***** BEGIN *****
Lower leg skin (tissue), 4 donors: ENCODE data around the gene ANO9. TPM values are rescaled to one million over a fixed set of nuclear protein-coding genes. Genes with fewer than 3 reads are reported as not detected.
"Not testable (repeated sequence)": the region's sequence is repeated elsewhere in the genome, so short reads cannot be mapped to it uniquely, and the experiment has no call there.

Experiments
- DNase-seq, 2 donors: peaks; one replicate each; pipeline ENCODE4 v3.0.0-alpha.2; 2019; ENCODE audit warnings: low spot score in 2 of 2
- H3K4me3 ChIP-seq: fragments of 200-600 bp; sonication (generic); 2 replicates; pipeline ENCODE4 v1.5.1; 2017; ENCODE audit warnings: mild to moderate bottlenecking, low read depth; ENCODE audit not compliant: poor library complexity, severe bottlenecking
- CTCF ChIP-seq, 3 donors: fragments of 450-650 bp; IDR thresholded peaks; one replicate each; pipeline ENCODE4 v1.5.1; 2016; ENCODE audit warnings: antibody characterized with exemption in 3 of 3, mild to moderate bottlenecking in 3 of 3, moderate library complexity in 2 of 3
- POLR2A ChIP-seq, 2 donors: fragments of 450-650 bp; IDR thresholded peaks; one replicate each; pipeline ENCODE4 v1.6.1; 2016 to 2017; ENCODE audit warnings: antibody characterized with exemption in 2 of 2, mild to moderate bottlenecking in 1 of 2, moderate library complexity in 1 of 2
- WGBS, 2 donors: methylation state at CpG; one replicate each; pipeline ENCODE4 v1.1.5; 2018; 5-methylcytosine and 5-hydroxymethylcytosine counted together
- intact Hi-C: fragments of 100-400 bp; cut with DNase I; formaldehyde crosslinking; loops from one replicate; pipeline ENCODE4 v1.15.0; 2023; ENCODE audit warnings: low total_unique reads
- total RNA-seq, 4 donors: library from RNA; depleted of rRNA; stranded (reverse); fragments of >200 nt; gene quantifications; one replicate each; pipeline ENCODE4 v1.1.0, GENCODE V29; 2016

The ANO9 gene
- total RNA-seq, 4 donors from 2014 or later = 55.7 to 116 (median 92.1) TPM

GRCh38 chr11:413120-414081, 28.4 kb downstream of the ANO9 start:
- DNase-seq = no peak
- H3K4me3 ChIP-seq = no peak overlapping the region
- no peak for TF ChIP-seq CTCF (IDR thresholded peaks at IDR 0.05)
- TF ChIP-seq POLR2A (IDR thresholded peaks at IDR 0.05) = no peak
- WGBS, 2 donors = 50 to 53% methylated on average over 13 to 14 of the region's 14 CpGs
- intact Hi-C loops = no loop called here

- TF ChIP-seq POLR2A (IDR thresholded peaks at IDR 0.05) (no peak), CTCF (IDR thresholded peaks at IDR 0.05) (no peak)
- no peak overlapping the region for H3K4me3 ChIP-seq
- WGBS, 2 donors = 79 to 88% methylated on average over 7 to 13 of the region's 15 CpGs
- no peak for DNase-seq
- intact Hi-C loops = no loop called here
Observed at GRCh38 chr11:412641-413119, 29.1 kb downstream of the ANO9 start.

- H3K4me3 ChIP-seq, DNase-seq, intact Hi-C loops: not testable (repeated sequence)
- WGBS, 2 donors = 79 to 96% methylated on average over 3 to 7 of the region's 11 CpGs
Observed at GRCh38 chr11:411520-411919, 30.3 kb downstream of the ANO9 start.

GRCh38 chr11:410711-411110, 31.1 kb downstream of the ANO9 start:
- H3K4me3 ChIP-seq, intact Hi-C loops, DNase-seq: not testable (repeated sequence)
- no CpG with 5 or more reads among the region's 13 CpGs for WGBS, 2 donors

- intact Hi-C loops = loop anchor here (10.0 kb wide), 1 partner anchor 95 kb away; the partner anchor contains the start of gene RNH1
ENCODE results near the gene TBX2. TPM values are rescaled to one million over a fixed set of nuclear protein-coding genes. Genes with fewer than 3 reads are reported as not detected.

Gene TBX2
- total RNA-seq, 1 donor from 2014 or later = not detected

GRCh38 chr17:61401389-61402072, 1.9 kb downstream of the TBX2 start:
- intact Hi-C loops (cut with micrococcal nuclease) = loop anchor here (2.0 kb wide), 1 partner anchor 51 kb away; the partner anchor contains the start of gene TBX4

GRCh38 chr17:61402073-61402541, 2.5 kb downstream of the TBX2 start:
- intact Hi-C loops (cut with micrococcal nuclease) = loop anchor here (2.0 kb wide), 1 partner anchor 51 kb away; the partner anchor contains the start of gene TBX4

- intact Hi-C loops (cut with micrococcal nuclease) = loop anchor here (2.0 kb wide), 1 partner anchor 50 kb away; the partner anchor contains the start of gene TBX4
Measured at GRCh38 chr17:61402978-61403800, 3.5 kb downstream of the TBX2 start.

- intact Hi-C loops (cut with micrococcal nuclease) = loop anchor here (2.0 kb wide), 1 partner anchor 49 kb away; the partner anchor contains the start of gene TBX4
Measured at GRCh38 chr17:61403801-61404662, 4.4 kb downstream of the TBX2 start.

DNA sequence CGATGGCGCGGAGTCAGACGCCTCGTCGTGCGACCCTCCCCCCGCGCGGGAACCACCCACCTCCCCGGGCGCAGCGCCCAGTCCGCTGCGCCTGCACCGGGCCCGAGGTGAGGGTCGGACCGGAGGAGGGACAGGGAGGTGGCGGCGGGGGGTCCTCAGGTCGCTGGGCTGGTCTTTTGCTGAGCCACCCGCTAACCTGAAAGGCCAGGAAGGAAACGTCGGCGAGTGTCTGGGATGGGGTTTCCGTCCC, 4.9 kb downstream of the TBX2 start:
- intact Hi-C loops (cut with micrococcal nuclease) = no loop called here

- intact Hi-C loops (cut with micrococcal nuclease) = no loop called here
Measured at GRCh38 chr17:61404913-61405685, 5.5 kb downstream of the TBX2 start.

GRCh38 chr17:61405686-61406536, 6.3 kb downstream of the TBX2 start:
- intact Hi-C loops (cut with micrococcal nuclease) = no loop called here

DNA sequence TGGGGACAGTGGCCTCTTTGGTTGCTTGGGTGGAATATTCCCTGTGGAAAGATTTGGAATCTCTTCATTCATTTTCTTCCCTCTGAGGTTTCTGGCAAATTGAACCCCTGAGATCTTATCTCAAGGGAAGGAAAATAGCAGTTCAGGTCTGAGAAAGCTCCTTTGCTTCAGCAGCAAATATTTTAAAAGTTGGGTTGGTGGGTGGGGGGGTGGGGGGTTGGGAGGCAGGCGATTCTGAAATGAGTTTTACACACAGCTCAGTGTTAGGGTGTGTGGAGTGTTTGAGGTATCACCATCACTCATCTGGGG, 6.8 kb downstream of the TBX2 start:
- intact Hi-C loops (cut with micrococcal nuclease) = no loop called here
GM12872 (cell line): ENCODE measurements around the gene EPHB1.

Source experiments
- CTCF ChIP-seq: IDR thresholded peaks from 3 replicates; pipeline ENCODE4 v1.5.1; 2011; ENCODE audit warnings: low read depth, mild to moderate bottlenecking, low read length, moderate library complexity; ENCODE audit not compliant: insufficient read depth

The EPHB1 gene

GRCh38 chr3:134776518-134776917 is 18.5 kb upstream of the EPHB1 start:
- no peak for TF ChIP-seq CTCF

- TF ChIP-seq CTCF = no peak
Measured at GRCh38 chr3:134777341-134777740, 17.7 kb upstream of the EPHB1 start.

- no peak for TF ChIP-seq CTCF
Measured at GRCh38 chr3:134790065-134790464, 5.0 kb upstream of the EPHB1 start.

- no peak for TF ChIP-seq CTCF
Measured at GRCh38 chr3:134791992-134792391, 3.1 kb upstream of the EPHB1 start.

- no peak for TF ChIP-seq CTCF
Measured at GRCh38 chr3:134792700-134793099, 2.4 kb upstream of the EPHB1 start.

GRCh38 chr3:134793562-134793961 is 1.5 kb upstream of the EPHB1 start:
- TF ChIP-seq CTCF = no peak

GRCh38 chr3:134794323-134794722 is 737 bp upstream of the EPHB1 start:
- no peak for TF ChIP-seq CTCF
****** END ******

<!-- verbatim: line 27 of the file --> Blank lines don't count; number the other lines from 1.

- WGBS, 2 donors = 79 to 96% methylated on average over 3 to 7 of the region's 11 CpGs